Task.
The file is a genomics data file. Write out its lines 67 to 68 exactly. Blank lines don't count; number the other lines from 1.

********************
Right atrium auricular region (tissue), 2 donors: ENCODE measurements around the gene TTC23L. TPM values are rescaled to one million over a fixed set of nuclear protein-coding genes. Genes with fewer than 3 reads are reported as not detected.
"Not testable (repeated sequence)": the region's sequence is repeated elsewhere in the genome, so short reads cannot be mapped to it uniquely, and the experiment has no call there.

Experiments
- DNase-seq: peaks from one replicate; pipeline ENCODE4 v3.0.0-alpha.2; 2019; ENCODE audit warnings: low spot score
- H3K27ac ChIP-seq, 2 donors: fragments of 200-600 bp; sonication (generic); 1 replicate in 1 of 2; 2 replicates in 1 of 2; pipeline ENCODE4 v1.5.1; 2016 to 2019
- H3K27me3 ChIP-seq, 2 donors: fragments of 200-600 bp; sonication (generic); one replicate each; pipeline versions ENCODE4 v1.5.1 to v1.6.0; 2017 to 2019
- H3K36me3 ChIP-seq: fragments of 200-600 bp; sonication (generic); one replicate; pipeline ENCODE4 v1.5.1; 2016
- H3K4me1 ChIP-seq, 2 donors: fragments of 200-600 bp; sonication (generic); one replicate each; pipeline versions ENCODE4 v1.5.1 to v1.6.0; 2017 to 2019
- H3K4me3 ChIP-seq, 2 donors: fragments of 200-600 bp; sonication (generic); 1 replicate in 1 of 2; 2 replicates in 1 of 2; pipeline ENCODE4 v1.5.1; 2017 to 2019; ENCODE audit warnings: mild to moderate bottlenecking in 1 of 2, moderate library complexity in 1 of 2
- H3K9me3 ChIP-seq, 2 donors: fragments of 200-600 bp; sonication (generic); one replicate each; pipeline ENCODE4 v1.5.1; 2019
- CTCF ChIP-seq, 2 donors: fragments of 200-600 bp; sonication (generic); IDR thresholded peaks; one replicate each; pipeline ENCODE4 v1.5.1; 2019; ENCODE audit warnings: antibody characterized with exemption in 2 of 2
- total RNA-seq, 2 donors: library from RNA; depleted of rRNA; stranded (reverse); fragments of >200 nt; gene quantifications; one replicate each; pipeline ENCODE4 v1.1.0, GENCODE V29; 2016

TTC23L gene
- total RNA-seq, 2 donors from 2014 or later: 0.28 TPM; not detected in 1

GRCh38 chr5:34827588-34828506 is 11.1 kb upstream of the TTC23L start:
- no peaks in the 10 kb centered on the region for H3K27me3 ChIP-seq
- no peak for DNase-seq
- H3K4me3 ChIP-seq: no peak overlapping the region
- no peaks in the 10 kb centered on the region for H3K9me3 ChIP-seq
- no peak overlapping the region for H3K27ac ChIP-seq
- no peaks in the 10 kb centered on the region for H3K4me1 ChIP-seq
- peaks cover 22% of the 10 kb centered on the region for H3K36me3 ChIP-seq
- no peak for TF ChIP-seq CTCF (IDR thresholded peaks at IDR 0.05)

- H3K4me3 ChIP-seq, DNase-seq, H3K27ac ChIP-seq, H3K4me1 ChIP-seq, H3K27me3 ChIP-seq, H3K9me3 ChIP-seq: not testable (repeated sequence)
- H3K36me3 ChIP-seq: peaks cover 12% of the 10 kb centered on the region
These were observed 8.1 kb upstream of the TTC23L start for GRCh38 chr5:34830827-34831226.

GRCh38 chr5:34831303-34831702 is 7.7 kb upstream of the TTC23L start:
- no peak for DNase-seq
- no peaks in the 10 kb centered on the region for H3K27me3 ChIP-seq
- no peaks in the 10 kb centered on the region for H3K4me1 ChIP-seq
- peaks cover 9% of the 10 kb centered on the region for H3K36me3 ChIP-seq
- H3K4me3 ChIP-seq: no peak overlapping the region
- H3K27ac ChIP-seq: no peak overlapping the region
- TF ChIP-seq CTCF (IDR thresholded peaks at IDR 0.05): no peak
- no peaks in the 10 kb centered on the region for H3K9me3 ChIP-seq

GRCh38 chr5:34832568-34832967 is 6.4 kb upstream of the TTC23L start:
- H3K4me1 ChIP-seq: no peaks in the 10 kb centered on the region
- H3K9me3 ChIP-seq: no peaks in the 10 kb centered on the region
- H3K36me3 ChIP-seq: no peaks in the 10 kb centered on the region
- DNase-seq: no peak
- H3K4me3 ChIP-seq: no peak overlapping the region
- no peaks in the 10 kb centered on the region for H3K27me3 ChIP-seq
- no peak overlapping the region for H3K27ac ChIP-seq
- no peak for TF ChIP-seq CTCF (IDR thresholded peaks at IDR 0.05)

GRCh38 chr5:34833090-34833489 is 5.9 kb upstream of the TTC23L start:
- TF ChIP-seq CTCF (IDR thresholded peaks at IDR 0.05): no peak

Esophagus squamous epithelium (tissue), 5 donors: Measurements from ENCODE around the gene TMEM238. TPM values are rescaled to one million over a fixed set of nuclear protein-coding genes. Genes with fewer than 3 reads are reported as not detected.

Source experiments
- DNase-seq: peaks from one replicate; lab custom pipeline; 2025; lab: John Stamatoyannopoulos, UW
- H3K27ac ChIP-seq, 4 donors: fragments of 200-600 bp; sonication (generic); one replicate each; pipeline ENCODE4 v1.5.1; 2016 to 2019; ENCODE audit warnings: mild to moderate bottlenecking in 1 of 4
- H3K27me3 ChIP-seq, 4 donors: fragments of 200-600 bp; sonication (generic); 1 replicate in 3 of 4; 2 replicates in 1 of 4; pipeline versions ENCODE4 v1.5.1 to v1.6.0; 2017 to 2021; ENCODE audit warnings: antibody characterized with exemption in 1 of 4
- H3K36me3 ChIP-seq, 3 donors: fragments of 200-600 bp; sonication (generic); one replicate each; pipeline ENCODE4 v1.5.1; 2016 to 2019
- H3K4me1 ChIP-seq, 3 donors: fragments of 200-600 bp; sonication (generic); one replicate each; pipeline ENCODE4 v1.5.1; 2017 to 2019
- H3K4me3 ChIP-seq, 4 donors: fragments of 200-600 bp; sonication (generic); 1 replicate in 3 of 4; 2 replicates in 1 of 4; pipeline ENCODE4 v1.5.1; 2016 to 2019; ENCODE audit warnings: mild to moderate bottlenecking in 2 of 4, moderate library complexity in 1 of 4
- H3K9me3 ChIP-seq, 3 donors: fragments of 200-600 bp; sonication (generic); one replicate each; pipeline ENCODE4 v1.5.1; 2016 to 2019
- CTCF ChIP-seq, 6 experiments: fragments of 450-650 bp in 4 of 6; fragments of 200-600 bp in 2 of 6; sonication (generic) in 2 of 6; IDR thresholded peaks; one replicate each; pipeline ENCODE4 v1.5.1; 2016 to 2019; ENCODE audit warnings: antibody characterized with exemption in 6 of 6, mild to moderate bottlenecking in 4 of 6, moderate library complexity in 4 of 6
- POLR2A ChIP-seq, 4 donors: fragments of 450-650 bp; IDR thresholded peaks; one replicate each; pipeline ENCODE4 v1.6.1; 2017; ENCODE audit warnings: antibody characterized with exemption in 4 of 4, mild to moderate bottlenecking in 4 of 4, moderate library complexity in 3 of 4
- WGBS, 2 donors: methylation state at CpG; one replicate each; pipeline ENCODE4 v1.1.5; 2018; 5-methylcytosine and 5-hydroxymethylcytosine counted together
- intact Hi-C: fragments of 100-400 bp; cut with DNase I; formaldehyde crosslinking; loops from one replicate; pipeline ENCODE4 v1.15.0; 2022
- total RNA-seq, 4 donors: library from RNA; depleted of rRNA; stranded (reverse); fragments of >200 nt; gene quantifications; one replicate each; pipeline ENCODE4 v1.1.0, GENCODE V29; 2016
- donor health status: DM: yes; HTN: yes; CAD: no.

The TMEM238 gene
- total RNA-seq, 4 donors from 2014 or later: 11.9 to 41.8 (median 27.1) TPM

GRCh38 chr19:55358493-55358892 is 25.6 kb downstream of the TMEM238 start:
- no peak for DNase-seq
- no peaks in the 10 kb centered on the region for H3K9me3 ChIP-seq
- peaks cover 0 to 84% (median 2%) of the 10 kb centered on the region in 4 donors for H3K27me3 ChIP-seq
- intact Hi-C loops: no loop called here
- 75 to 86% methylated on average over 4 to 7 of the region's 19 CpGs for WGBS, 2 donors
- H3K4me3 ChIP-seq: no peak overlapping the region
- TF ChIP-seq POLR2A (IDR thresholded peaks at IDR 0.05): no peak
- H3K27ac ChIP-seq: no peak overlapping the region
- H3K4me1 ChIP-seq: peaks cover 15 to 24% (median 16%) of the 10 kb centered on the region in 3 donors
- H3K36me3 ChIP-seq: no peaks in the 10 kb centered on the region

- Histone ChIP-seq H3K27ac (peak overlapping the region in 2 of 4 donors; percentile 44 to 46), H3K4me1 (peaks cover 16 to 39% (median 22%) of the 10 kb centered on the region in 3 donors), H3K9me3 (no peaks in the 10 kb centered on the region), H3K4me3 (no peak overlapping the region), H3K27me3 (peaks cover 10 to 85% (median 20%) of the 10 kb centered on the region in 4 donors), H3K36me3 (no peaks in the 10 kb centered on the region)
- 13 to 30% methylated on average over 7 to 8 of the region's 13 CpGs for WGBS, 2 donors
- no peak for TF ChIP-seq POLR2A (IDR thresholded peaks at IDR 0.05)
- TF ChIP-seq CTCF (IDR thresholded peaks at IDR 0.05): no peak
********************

- peaks cover 0 to 84% (median 2%) of the 10 kb centered on the region in 4 donors for H3K27me3 ChIP-seq
- intact Hi-C loops: no loop called here